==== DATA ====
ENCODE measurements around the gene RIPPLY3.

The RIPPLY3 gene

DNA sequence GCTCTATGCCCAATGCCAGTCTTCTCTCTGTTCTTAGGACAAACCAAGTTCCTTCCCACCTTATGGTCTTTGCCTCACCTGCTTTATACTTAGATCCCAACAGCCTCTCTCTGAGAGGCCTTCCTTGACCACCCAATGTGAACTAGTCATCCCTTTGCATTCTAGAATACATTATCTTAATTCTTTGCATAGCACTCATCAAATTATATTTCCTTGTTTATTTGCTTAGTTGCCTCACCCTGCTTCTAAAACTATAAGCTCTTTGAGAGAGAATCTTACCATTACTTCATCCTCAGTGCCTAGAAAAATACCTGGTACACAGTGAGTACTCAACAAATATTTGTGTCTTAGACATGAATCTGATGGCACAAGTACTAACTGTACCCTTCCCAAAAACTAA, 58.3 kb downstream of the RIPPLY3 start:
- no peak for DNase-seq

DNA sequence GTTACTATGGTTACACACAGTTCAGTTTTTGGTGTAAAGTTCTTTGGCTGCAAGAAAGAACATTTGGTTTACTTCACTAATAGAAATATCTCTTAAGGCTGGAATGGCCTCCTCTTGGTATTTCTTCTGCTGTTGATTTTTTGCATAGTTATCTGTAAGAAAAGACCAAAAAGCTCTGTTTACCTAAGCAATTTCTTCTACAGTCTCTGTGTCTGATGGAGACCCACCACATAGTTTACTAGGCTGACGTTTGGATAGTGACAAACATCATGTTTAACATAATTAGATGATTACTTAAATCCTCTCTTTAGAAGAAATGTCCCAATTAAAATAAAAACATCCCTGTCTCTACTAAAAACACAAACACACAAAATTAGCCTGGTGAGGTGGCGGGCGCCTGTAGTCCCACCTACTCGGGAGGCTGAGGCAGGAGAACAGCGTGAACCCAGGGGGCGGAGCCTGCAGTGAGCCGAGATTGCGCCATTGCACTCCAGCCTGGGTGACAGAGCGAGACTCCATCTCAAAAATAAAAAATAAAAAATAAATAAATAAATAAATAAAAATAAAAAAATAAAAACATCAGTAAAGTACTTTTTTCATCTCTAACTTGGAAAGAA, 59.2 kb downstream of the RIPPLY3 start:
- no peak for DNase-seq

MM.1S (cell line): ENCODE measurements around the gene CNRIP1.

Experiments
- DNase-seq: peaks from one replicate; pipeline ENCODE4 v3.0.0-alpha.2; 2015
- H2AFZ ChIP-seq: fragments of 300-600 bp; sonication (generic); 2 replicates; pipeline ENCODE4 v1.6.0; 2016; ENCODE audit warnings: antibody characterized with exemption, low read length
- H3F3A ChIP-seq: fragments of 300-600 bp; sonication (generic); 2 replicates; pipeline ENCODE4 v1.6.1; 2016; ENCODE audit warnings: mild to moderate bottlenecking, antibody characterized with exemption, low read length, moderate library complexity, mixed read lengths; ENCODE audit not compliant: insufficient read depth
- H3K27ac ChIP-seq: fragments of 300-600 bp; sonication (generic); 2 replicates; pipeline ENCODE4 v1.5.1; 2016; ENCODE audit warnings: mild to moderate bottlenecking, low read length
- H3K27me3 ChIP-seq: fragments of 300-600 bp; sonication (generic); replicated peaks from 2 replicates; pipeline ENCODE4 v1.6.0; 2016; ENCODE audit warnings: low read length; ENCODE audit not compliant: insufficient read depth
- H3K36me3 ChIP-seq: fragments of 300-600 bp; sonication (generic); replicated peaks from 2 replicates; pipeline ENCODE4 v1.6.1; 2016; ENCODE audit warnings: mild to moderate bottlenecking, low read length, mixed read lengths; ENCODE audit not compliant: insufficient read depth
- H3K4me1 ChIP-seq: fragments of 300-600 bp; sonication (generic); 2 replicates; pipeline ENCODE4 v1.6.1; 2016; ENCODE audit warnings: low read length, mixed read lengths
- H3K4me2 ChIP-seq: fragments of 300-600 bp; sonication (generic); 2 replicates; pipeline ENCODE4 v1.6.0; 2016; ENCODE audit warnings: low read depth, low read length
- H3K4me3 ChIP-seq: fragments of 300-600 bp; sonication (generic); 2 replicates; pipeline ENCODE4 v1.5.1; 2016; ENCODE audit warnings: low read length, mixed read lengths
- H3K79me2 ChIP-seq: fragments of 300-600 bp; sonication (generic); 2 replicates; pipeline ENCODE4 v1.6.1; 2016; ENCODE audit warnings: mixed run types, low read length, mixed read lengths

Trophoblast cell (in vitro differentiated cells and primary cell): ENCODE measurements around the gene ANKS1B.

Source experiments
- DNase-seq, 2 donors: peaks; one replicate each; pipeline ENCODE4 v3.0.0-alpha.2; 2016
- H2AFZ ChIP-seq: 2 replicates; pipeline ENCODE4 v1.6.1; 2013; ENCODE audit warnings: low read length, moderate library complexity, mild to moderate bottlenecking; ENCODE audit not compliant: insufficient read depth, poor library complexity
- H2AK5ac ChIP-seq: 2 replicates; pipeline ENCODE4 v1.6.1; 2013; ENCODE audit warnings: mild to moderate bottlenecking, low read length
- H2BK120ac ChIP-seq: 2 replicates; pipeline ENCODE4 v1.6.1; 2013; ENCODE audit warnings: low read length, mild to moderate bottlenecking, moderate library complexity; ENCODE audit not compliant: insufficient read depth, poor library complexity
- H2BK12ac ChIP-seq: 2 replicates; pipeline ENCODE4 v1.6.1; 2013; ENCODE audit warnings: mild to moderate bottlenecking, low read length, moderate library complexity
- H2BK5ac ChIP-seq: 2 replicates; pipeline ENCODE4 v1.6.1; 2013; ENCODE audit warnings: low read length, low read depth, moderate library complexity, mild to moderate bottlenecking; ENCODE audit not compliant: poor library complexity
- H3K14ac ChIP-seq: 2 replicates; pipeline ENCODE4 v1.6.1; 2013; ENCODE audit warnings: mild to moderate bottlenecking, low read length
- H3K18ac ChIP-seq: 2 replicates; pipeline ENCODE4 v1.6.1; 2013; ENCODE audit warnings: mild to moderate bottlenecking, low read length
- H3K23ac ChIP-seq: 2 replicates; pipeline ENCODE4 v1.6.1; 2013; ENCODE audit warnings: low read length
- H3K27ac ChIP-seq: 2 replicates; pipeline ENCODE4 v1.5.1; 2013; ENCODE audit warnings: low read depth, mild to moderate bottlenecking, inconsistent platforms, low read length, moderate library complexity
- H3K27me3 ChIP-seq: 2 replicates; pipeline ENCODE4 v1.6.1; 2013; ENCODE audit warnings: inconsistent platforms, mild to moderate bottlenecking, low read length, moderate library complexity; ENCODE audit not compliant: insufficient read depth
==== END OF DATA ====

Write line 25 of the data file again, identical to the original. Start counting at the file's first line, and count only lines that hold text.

- H2BK12ac ChIP-seq: 2 replicates; pipeline ENCODE4 v1.6.1; 2013; ENCODE audit warnings: mild to moderate bottlenecking, low read length, moderate library complexity